The pizzeria fare is great in this new branch of the Columbus-created elite pizza chain, but although delicious, its bistro-style dishes have been prone to very fixable miscues

The first Harvest Pizzeria was an immediate sensation when it opened in 2011. By serving then-rare-in-town Neapolitan pies with farm-to-table toppings, plus other refined fare such as foie gras “sans gavage” (since discontinued) and beverages more commonly seen in fine-dining restaurants, Harvest — like Pizzeria Mozza in Los Angeles, which Harvest recalls down to its sea-salted butterscotch budino — raised the bar on what a local pizzeria could be.

In addition to subsequently opening other terrific eateries such as the Sycamore and Cosecha Cocina, Harvest restaurateur Chris Crader and his Grow Restaurants Group have launched several more Harvests. Rather than generating exact clones, though, Grow has bestowed each Harvest with distinct features.

The new Harvest Tavern and Pizzeria in Grandview Heights — the subject of this review — is distinguished by an inspired collaboration with the Butcher & Grocer, an esteemed local-sourcing strip-mall neighbor. Although execution glitches compromised many neo-bistro-style items I tried, this meeting of like minds results in consistently bold and delicious dishes.

You might not pick that up from Harvest's understated, primarily wood-and-brick interior. It's roomy and comfortable enough and has stark and arty farm-themed photographs, but the flagrantly brown, sleek and modern space verges on appearing nondescript.

That impression improves as you sip one of the place's Ohio-brewed beers, decent wines or good house cocktails, such as the “Grow's Old Together” ($13), a well-integrated drink that riffs on an old fashioned and is amusingly presented in a chilled glass flask. For something lighter and brighter with pleasant tea and cherry notes, try the “TIKI, do you love me?” ($11).

Along with offering fashionable beverages, every Harvest Pizzeria I've visited assembles top-notch salads and bakes excellent pizzas with crisp-yet-chewy, thin-and-toasty crusts. As a local greens-featuring Kale Caesar salad ($6) and a pizza made with Athens County mushrooms ($16) proved, this branch is on the money in those regards.

Among the ambitious not-so “small plates” I sampled, the large Root Carpaccio ($9) was an unqualified success: an attractive platter of skillfully prepared vegetables that balances sweet gold and ruby beets with pickled radishes, onions and fennel. But while the veal Bone Marrow appetizer ($13) tasted great and came with a vibrant gremolata, the marrow wasn't soft or creamy enough and its accompanying “grilled” bread showed scarce signs of toasting. And oversalting detracted from the pleasures of a generous serving of impressively roasted, lemon-kissed Brussels sprouts ($7).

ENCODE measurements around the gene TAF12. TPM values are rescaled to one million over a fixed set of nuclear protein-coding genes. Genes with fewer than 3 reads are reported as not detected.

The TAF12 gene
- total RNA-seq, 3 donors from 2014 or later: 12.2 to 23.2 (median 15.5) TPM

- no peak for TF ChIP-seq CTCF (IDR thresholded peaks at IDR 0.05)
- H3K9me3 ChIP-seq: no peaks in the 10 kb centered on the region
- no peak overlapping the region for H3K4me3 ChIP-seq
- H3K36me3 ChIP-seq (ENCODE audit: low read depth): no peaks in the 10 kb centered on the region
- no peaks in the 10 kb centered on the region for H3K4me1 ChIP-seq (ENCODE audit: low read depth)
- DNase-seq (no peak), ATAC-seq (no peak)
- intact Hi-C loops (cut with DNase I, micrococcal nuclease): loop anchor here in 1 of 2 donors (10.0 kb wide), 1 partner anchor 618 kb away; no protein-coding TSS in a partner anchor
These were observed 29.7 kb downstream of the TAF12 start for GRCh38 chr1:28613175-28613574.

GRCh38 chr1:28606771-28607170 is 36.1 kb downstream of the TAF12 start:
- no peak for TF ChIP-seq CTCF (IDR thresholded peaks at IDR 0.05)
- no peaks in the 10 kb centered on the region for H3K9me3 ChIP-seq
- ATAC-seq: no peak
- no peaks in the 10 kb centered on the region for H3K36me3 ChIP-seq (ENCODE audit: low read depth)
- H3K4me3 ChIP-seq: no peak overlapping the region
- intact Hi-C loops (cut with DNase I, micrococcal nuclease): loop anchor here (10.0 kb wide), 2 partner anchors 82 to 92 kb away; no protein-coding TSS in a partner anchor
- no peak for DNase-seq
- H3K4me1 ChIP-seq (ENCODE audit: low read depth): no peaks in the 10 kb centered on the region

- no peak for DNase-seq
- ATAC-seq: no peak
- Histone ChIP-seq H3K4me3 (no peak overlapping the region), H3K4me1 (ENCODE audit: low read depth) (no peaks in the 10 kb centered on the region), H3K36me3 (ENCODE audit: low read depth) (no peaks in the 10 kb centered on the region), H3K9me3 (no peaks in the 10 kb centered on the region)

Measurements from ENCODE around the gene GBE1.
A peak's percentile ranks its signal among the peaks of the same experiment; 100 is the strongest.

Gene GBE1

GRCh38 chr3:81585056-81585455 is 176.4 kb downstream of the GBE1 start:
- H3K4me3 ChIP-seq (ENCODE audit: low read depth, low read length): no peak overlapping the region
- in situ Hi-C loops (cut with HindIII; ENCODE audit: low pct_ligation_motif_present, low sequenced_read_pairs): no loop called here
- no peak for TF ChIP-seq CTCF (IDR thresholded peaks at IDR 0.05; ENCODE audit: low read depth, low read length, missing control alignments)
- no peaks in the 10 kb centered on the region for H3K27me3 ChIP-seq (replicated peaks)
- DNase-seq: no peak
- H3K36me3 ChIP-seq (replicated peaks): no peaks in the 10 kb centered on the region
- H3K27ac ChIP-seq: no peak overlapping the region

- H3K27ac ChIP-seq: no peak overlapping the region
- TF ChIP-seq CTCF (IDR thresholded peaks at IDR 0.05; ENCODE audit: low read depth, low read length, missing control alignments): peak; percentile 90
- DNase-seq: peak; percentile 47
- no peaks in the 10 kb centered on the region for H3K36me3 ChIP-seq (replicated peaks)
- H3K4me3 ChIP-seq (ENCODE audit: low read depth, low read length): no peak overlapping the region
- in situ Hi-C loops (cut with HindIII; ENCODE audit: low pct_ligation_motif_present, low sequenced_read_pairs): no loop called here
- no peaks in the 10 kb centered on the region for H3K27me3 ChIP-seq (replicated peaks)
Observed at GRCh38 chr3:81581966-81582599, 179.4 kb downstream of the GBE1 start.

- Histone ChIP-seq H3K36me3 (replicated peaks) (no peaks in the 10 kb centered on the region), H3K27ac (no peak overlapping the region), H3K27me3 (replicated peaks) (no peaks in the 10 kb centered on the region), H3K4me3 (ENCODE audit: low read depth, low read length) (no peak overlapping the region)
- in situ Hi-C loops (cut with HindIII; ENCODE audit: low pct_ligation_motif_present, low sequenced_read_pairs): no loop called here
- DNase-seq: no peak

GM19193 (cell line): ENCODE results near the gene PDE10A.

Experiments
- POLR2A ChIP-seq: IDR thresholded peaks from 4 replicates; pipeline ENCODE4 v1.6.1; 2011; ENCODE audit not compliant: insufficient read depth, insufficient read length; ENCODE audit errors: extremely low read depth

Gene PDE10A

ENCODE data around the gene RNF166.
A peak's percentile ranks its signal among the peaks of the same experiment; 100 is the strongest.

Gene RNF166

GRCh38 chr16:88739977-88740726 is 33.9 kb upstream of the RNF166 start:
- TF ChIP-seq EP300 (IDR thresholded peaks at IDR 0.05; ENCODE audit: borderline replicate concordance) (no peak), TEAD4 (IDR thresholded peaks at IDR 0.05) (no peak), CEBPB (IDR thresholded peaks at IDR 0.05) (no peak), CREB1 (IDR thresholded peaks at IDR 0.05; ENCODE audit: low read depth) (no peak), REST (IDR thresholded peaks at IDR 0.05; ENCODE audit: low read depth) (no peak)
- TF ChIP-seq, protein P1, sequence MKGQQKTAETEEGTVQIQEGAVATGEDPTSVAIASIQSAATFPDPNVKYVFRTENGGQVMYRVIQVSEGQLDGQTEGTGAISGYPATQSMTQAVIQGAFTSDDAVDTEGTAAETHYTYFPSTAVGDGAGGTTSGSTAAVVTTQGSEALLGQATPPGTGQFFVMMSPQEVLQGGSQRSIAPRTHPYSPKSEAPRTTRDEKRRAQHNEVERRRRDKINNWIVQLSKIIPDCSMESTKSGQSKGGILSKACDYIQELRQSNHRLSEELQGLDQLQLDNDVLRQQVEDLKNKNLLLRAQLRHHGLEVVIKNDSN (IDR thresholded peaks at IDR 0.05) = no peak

The Brussels sprouts were just right in a bang-up nightly special: grilled lean Hanger Steak ($24) that was deep red beneath a dark crust and whose abundant juices helped flavor the sprouts. Creative touches — fries made from sweet delicata squash contrasted with super-tangy cranberry ketchup — added panache.

Overcooking rendered the garlicky flavor-bomb star of the huge Italian Sausage Sandwich ($13) rather dry. Too bad, because with its grainy mustard, sauteed peppers and onions and addictive side of smashed fingerling potato fries, it's a well-conceived meal made with good ingredients.

So is the Shrimp & Grits ($18). Three plump shellfish grace a plate with the yin-and-yang duo of a bright and zippy “smoked tomato jus” and somewhat stiff but intense, almost masa-like cheesy blue grits. Excellent spicy-yet-nuanced andouille sausage adds punch.

After informing my server that the meat in my Pork Cheeks entree ($16) was cold, he saved the day by comping a reasonable portion of the bill and bringing out a “do-over” with wonderful chili-paste-coated pigmeat, a killer seared peach pico de gallo plus light and crackly pork rinds. In the end I got a sophisticated and delicious dish, but I look forward to a time when this elite pizzeria is also consistent enough as a very good restaurant that it won't need someone to save the day.